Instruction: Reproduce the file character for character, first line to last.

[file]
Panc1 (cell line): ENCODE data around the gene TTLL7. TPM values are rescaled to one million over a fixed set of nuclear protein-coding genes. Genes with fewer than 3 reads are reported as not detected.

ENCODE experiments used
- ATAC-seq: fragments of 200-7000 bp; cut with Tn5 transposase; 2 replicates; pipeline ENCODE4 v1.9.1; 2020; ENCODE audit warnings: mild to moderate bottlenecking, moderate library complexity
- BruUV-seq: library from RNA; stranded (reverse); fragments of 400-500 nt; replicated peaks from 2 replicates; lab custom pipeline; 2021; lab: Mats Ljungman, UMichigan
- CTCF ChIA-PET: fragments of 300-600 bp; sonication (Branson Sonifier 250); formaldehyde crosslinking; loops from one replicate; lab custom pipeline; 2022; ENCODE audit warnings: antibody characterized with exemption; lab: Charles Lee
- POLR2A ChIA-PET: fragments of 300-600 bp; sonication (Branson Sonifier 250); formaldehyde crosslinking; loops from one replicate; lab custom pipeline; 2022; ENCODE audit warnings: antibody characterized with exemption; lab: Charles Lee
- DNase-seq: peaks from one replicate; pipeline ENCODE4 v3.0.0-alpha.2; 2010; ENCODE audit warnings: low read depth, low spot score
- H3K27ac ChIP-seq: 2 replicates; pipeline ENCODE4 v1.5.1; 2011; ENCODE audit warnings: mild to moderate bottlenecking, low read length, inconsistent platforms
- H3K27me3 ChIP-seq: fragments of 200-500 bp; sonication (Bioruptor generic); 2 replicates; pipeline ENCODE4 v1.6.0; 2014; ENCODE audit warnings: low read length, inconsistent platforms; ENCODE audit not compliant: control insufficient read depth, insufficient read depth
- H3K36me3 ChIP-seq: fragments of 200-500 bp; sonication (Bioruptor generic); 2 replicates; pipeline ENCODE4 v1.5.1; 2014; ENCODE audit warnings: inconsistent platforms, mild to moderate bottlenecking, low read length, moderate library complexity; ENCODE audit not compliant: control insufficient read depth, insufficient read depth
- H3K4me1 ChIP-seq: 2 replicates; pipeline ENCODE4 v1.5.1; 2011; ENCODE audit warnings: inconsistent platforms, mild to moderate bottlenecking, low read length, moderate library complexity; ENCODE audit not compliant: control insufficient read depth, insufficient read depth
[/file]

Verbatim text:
Panc1 (cell line): ENCODE data around the gene TTLL7. TPM values are rescaled to one million over a fixed set of nuclear protein-coding genes. Genes with fewer than 3 reads are reported as not detected.

ENCODE experiments used
- ATAC-seq: fragments of 200-7000 bp; cut with Tn5 transposase; 2 replicates; pipeline ENCODE4 v1.9.1; 2020; ENCODE audit warnings: mild to moderate bottlenecking, moderate library complexity
- BruUV-seq: library from RNA; stranded (reverse); fragments of 400-500 nt; replicated peaks from 2 replicates; lab custom pipeline; 2021; lab: Mats Ljungman, UMichigan
- CTCF ChIA-PET: fragments of 300-600 bp; sonication (Branson Sonifier 250); formaldehyde crosslinking; loops from one replicate; lab custom pipeline; 2022; ENCODE audit warnings: antibody characterized with exemption; lab: Charles Lee
- POLR2A ChIA-PET: fragments of 300-600 bp; sonication (Branson Sonifier 250); formaldehyde crosslinking; loops from one replicate; lab custom pipeline; 2022; ENCODE audit warnings: antibody characterized with exemption; lab: Charles Lee
- DNase-seq: peaks from one replicate; pipeline ENCODE4 v3.0.0-alpha.2; 2010; ENCODE audit warnings: low read depth, low spot score
- H3K27ac ChIP-seq: 2 replicates; pipeline ENCODE4 v1.5.1; 2011; ENCODE audit warnings: mild to moderate bottlenecking, low read length, inconsistent platforms
- H3K27me3 ChIP-seq: fragments of 200-500 bp; sonication (Bioruptor generic); 2 replicates; pipeline ENCODE4 v1.6.0; 2014; ENCODE audit warnings: low read length, inconsistent platforms; ENCODE audit not compliant: control insufficient read depth, insufficient read depth
- H3K36me3 ChIP-seq: fragments of 200-500 bp; sonication (Bioruptor generic); 2 replicates; pipeline ENCODE4 v1.5.1; 2014; ENCODE audit warnings: inconsistent platforms, mild to moderate bottlenecking, low read length, moderate library complexity; ENCODE audit not compliant: control insufficient read depth, insufficient read depth
- H3K4me1 ChIP-seq: 2 replicates; pipeline ENCODE4 v1.5.1; 2011; ENCODE audit warnings: inconsistent platforms, mild to moderate bottlenecking, low read length, moderate library complexity; ENCODE audit not compliant: control insufficient read depth, insufficient read depth